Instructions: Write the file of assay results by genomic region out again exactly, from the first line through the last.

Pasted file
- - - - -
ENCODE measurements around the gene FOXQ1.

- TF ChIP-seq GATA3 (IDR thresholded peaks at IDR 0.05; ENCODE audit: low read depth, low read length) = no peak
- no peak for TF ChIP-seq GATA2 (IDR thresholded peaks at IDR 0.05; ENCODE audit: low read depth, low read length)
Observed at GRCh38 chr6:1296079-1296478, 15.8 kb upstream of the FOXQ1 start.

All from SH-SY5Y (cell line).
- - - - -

ENCODE measurements around the gene FOXQ1.

- TF ChIP-seq GATA3 (IDR thresholded peaks at IDR 0.05; ENCODE audit: low read depth, low read length) = no peak
- no peak for TF ChIP-seq GATA2 (IDR thresholded peaks at IDR 0.05; ENCODE audit: low read depth, low read length)
Observed at GRCh38 chr6:1296079-1296478, 15.8 kb upstream of the FOXQ1 start.

All from SH-SY5Y (cell line).